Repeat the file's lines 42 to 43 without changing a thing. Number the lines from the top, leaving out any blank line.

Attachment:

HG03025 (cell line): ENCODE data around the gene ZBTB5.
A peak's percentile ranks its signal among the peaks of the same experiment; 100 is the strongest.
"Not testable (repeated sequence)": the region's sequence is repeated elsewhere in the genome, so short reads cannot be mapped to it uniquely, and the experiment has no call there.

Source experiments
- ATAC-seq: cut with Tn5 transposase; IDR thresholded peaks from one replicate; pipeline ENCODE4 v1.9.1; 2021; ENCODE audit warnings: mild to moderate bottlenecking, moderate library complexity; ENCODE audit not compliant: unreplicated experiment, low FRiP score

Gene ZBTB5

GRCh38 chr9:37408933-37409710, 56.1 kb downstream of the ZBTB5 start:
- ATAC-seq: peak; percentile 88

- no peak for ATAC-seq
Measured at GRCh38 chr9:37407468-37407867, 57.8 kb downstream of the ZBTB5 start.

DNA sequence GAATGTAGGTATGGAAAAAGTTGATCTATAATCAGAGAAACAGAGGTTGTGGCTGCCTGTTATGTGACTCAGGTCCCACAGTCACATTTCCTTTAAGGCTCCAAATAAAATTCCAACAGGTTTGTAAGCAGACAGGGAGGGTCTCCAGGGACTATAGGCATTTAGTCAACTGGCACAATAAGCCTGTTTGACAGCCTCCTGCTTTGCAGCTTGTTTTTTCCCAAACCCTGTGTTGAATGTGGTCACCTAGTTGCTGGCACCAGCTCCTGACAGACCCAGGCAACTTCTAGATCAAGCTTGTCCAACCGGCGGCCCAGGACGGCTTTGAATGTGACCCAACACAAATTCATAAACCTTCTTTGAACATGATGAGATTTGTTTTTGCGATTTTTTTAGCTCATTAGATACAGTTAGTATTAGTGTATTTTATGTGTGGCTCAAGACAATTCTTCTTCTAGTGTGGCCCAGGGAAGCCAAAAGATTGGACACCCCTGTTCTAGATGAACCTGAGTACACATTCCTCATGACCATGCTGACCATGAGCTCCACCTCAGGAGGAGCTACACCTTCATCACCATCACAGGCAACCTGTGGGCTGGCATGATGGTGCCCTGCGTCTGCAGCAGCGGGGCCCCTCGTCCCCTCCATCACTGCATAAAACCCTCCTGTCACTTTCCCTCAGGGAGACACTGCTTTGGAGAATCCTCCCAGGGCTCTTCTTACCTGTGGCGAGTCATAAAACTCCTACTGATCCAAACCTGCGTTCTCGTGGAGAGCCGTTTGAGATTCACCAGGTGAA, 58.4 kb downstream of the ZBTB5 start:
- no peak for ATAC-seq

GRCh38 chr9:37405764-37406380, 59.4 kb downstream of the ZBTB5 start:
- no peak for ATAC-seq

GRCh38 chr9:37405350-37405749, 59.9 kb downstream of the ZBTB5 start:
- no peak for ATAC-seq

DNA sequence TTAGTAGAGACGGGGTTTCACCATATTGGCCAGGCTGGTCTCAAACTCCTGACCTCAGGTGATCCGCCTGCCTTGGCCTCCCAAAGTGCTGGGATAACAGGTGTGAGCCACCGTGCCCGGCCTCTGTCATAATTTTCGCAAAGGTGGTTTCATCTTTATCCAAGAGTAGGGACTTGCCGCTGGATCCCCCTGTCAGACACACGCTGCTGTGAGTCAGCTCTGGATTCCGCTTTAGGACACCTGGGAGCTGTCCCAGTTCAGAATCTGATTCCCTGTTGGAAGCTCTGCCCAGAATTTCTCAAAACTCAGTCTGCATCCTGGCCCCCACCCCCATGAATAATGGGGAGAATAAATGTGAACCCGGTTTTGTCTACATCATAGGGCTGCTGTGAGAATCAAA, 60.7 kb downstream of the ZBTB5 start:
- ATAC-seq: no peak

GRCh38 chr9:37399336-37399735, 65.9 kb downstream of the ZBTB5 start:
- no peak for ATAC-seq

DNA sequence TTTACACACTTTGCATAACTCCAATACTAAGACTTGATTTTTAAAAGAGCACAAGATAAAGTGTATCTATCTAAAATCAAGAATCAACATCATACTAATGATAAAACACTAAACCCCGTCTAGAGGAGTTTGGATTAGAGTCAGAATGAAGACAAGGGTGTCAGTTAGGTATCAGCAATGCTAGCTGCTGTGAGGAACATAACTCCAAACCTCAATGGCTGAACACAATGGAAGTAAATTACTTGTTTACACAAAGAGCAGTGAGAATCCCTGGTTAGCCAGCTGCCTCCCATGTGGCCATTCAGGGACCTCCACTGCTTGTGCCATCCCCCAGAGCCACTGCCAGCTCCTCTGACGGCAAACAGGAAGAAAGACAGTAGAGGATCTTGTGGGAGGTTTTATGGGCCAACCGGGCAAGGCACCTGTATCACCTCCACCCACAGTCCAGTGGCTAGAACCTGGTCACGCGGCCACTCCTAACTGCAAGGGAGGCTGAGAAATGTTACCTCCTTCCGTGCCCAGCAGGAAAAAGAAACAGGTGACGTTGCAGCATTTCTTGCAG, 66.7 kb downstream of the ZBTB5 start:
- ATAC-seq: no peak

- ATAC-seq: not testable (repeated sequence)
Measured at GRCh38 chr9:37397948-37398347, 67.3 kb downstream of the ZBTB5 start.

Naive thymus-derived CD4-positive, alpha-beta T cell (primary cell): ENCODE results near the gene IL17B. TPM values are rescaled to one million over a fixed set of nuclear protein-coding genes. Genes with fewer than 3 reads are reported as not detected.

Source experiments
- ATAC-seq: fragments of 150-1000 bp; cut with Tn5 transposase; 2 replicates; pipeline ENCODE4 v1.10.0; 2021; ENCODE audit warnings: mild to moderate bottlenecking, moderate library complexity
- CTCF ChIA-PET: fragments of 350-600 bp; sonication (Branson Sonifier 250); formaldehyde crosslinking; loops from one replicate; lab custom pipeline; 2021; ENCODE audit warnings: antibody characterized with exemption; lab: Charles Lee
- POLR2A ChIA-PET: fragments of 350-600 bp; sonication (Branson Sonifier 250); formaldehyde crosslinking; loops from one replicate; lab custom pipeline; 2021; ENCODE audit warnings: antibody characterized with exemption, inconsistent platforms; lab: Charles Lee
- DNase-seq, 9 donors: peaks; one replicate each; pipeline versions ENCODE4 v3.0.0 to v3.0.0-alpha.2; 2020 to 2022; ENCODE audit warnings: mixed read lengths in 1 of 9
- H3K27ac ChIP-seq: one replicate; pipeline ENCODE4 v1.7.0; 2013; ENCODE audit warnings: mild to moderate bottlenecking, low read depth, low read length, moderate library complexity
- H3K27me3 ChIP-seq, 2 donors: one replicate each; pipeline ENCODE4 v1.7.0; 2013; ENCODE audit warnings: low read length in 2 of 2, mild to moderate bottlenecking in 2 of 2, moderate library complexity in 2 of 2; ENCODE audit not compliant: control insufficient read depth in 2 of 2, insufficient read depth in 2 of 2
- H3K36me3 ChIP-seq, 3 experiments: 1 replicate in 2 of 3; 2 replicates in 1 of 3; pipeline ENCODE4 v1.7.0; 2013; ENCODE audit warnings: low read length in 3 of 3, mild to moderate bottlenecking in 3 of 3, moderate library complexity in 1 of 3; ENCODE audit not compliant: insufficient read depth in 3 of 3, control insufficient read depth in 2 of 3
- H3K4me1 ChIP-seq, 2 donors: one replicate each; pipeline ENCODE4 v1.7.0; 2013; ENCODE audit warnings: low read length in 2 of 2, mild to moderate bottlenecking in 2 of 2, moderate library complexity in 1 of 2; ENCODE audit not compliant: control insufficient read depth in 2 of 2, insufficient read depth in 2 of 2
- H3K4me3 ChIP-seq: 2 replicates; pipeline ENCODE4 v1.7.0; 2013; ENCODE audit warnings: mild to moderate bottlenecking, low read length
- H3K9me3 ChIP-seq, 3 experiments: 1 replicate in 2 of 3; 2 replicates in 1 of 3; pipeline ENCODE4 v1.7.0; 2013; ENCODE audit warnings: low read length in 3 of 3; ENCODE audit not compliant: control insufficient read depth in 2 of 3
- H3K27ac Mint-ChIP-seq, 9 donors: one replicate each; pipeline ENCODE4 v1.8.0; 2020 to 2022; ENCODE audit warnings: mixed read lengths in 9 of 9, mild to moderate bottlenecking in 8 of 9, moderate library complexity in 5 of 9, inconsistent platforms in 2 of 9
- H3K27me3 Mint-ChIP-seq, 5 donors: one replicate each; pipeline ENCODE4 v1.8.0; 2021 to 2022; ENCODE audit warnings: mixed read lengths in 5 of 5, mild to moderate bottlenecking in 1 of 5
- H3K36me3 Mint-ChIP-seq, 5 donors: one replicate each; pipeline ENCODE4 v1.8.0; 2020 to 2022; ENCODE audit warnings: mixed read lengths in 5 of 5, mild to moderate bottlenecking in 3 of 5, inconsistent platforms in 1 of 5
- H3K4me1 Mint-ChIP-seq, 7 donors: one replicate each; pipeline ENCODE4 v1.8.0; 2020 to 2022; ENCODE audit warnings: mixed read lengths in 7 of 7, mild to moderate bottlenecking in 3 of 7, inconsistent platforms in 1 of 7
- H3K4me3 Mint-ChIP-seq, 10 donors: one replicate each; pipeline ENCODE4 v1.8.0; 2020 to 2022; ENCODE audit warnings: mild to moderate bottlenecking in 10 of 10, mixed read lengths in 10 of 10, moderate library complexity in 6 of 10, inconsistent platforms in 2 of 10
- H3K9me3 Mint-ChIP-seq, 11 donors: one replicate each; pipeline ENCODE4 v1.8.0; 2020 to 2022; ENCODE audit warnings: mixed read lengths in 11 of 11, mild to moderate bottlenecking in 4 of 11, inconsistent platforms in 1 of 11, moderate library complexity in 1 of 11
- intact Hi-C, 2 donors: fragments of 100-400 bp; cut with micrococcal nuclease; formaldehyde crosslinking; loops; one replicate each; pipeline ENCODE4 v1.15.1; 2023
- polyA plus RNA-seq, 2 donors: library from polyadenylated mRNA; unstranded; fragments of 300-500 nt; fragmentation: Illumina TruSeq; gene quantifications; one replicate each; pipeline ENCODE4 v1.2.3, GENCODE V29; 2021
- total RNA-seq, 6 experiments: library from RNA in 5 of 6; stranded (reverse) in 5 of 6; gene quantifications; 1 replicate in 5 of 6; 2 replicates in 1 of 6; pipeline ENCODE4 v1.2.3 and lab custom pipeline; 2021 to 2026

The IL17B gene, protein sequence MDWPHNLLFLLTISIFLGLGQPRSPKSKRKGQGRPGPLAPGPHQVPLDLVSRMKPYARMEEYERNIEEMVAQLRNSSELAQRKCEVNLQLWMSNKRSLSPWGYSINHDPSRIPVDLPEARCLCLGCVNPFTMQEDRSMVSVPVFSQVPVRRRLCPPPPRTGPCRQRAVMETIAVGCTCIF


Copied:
- H3K9me3 Mint-ChIP-seq, 11 donors: one replicate each; pipeline ENCODE4 v1.8.0; 2020 to 2022; ENCODE audit warnings: mixed read lengths in 11 of 11, mild to moderate bottlenecking in 4 of 11, inconsistent platforms in 1 of 11, moderate library complexity in 1 of 11
- intact Hi-C, 2 donors: fragments of 100-400 bp; cut with micrococcal nuclease; formaldehyde crosslinking; loops; one replicate each; pipeline ENCODE4 v1.15.1; 2023